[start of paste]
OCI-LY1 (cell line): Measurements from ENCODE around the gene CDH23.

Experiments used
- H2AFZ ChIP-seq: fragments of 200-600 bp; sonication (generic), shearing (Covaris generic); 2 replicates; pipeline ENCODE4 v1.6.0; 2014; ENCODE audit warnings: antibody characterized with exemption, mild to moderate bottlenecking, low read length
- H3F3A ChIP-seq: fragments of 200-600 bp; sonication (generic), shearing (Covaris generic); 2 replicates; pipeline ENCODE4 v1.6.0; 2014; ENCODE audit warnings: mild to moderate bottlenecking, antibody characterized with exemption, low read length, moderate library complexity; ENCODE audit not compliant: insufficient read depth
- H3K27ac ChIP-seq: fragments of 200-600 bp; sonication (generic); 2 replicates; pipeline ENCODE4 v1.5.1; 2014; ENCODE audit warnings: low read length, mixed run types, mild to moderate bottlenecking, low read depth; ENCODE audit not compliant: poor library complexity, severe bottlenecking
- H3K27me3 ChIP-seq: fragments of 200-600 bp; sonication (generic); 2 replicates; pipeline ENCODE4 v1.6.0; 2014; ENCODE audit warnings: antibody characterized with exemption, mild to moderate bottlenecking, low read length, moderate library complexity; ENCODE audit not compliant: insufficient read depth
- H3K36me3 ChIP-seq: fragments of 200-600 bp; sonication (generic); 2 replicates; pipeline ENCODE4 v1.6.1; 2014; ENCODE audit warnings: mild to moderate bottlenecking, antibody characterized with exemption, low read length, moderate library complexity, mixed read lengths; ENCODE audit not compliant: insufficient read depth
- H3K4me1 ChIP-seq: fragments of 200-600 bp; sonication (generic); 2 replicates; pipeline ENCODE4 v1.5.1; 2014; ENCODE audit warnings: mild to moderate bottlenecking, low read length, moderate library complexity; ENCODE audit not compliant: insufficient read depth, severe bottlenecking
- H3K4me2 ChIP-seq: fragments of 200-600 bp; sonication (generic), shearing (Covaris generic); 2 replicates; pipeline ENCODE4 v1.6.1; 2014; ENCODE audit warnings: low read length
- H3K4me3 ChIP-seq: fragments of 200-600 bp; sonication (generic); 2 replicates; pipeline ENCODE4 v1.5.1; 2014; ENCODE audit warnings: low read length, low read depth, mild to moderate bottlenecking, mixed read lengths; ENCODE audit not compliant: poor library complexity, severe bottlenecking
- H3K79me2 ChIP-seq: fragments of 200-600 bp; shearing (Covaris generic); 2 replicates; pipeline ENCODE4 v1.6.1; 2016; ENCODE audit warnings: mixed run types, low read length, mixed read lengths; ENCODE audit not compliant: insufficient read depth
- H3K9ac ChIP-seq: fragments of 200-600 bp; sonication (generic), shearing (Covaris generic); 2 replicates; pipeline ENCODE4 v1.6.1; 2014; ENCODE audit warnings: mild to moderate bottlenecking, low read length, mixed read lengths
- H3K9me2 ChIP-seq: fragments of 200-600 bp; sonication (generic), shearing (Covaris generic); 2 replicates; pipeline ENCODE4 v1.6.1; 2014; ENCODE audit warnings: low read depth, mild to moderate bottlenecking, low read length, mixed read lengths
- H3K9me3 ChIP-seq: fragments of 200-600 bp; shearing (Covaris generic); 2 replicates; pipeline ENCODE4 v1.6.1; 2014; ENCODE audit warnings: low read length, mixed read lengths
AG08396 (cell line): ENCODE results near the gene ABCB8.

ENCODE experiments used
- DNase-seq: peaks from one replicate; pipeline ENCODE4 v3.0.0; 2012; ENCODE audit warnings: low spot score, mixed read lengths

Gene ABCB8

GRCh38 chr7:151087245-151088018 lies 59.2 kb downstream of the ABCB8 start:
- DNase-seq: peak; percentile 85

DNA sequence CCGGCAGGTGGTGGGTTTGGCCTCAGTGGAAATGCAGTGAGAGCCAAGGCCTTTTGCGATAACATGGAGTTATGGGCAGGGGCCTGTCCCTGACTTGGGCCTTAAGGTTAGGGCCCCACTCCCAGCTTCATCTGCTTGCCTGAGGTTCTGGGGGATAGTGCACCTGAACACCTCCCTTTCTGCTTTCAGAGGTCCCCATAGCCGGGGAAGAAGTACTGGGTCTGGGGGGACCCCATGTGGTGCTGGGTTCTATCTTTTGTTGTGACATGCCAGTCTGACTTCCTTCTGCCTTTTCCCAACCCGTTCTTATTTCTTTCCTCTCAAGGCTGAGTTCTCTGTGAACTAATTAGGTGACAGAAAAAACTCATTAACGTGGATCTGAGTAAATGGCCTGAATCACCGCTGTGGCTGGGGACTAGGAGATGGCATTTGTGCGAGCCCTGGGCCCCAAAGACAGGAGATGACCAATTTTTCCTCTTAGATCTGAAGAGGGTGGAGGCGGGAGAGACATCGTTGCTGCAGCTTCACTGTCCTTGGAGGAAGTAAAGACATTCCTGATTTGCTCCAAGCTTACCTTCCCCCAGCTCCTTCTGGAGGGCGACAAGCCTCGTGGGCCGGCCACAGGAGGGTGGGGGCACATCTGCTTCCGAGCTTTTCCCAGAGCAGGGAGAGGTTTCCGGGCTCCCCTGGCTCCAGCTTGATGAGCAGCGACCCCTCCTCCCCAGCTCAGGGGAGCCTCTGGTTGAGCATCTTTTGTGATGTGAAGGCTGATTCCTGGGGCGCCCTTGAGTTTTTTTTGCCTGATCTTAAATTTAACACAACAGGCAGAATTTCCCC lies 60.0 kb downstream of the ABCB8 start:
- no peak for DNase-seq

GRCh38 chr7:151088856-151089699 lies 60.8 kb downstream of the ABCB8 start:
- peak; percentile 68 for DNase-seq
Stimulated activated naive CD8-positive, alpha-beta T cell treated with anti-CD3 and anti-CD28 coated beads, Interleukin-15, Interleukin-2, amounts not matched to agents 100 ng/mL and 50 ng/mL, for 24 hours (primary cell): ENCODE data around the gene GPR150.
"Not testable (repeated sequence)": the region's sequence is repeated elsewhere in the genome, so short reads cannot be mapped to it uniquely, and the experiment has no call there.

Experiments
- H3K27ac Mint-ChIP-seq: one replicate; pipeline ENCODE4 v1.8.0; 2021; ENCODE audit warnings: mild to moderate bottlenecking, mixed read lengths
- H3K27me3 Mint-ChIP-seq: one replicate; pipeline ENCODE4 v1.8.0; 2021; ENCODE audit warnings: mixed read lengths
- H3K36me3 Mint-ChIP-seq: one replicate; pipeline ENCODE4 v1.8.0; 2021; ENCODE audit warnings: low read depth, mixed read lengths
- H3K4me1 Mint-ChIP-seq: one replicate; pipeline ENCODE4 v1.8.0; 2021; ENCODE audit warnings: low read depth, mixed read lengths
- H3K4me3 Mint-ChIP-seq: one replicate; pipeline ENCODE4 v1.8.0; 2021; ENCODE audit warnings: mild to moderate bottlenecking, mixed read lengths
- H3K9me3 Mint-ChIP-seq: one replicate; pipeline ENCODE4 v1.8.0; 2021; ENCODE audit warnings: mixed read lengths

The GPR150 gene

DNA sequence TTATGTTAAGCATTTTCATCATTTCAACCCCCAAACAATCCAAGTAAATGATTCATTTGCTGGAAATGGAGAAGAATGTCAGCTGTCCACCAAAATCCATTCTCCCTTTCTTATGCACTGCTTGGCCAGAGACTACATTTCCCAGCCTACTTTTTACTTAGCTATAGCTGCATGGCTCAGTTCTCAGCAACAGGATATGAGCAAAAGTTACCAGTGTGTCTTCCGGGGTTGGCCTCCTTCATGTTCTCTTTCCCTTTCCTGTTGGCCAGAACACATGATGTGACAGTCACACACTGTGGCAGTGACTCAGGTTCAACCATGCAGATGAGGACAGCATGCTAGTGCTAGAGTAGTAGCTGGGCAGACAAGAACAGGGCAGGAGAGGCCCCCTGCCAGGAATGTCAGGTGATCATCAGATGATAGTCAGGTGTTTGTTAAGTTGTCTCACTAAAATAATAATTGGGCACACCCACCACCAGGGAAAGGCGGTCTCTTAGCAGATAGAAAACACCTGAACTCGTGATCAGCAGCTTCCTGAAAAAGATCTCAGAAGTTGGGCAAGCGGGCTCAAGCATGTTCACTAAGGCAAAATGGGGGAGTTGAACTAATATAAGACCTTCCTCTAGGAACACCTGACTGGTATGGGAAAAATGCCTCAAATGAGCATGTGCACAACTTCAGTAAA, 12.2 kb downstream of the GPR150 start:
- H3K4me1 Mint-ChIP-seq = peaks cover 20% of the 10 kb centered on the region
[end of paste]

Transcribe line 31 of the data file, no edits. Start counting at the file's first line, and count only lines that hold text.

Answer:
- H3K4me1 Mint-ChIP-seq: one replicate; pipeline ENCODE4 v1.8.0; 2021; ENCODE audit warnings: low read depth, mixed read lengths